Honsey and Mauer have also dealt with situations where a male is being abused by a female significant other. They said males have more of a tendency to be shamed by others when it comes to opening up about abuse, and can be doubted and unsupported by law enforcement at times, as well. Men being abused in domestic violence situations tend to be nonviolent and don’t want to resort to violence to resolve their situation, they said, but can be put down by others as a result.
The Crisis Center has also worked with same-sex couples where one partner is abusing the other. Mauer said those couples have the added struggle of already having a disadvantage when it comes to public perception, making it harder for victims to both seek and find help.
According to Honsey and Mauer, blame is often placed back on the victim with one recurring question, “Why do you stay?” They said, to the victims, there’s no other option. Most victims either truly believe they have nowhere else to go, or are so physically, emotionally, mentally and — in many cases — financially controlled by their abuser that getting out of the abusive situation is no easy feat. Situations also become more complicated when children are involved, and are used as ways to control a victim by threatening to take away or harm a victim’s children.
There are no shelters for victims of domestic violence in Freeborn County. Honsey said the closest shelters are either in Mankato or Rochester.
Almost every single shelter in Minnesota was full this past summer, according to the two women. They also said summer and the warmer months in general tend to be when they’re dealing with the most cases. They believe it’s partly due to more people being out to call in when incidents are overheard or witnessed, and it’s also when more people are out partying and drinking — at times making tensions come to a head.
Since going at least an hour away for shelter isn’t an option for most — especially when children or jobs are involved — Honsey and Mauer said many again feel trapped in their situation. It can be extremely difficult to find affordable housing as a single individual who has had their finances controlled by an abusive partner. Even those who find a shelter can’t stay in them past a few months, they said.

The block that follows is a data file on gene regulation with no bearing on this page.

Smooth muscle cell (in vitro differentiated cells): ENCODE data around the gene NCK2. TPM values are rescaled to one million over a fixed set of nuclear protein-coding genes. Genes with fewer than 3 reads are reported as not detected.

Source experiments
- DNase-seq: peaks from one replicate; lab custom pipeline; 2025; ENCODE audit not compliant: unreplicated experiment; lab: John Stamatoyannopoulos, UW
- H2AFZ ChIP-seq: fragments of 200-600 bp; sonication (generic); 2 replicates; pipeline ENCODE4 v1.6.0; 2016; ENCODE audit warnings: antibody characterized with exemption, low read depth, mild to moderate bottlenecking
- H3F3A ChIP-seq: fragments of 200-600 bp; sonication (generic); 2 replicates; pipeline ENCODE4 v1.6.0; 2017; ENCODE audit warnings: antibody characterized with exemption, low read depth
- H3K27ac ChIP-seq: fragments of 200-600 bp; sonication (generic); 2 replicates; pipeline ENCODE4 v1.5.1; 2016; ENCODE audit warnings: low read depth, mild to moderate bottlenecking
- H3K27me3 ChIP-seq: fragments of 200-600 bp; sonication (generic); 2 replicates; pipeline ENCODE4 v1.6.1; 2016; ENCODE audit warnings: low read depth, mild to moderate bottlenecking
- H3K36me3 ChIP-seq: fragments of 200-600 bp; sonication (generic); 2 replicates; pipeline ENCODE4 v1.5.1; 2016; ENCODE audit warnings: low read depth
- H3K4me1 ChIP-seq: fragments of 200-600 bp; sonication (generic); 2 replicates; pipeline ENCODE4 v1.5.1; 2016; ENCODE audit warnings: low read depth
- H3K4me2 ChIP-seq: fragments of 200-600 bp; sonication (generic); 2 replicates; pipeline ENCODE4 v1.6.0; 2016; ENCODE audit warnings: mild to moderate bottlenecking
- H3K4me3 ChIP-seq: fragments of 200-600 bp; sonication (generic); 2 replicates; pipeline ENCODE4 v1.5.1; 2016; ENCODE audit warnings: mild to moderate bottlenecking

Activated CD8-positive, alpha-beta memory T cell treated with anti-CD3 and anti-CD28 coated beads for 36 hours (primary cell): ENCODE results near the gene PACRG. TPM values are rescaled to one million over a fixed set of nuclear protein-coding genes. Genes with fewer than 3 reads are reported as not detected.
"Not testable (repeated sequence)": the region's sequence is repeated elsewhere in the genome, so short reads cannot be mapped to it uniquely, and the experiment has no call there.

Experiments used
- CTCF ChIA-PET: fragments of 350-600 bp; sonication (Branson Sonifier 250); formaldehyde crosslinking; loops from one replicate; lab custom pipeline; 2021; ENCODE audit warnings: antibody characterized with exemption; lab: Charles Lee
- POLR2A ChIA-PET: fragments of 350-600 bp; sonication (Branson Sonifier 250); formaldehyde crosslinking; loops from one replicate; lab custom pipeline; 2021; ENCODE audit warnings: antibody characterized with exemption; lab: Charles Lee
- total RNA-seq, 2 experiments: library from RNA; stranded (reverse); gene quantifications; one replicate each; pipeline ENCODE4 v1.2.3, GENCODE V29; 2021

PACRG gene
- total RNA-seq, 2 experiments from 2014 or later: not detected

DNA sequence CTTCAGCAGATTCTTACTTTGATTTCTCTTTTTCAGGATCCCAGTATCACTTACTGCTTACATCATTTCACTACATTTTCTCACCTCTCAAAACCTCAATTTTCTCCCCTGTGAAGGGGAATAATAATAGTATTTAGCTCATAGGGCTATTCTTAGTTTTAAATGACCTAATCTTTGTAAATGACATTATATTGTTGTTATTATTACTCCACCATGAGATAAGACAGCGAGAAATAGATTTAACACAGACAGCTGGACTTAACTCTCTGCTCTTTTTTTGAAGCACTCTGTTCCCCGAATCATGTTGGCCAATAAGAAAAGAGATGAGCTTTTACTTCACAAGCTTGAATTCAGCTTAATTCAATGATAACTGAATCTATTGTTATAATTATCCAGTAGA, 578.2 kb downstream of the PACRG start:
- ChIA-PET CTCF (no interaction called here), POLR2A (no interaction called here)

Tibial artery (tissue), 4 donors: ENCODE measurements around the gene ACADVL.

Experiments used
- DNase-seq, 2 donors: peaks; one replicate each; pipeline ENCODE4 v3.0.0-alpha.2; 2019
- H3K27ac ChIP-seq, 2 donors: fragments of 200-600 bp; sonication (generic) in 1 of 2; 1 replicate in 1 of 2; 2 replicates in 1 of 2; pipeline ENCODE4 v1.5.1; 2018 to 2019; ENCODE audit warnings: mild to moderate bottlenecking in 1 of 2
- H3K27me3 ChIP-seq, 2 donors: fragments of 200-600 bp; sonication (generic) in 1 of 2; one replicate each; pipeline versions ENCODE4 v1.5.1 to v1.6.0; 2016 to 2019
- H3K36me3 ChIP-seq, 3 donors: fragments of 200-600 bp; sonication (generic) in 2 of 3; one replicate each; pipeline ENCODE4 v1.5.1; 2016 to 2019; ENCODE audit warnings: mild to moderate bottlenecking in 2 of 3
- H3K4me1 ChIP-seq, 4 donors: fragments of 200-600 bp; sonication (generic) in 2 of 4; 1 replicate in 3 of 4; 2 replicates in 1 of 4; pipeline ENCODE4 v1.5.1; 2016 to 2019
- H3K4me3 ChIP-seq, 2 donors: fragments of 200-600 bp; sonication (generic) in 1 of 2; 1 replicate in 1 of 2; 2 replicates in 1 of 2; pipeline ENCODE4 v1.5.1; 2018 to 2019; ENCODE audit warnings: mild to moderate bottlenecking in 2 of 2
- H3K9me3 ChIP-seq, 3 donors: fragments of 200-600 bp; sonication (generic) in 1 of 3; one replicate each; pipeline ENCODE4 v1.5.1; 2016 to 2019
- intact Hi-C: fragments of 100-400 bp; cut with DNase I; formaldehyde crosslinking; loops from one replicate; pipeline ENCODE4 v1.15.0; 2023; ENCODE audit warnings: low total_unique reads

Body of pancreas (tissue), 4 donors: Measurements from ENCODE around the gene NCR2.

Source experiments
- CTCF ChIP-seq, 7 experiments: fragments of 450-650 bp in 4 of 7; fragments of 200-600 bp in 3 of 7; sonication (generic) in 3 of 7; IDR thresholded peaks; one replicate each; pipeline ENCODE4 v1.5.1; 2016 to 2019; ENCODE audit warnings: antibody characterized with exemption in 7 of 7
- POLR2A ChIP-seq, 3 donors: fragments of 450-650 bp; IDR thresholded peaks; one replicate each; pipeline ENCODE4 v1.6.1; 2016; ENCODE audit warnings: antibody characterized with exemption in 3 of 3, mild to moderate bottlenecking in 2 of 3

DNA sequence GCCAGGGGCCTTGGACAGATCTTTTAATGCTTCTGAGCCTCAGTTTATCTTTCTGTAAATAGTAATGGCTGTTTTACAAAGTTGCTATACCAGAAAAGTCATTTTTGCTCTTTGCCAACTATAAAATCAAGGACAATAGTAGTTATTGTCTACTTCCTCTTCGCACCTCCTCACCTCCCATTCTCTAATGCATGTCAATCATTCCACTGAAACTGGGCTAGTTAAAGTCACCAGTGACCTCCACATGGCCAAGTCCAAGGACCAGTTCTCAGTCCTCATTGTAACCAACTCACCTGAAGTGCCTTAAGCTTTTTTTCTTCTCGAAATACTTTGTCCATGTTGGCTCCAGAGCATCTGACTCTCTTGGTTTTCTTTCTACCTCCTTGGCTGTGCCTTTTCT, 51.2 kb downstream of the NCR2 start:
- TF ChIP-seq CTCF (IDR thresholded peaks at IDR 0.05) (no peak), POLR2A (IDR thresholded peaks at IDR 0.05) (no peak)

For those looking to find shelter, Honsey and Mauer help them contact Day One — what Honsey calls a “clearing house” for shelter openings. Day One has a full database of different shelters and their openings and can help individuals locate a shelter with space for them. The Day One crisis line for those who don’t feel safe is 1-866-223-1111. Family and friends calling on behalf of someone who’s being abused can also call the same crisis line.
The Crisis Center in Albert Lea is open from 8 a.m. to 5 p.m. Monday through Friday inside of the Freeborn County Courthouse at 203 W. Clark St. in Albert Lea, and can be reached at 507-377-5460. The Crisis Center also has a crisis line, which is typically answered by trained volunteers, something Honsey said the Crisis Center is always in search of. During the hours the Crisis Center isn’t open, on nights and weekends, the 507-373-2223 crisis line can be called.
“The first question we ask is ‘Are you safe?’” Honsey said. “That’s the goal, making sure that they’re safe and have options.”
Friends and family members often come in or call the Crisis Center trying to help someone they care about who’s in an abusive situation. Honsey said those people can offer support to their loved ones, but the victims themselves have to be the ones to ask for help. When they do that, the Crisis Center can tell them what options there are. Honsey said it’s about putting the power back in the victim’s hands so they can decide for themselves what to do next.
“As a community we all need to work together to stop, to prevent, and to be aware of domestic violence,” Honsey said. “Domestic violence occurs, and it’s not OK.”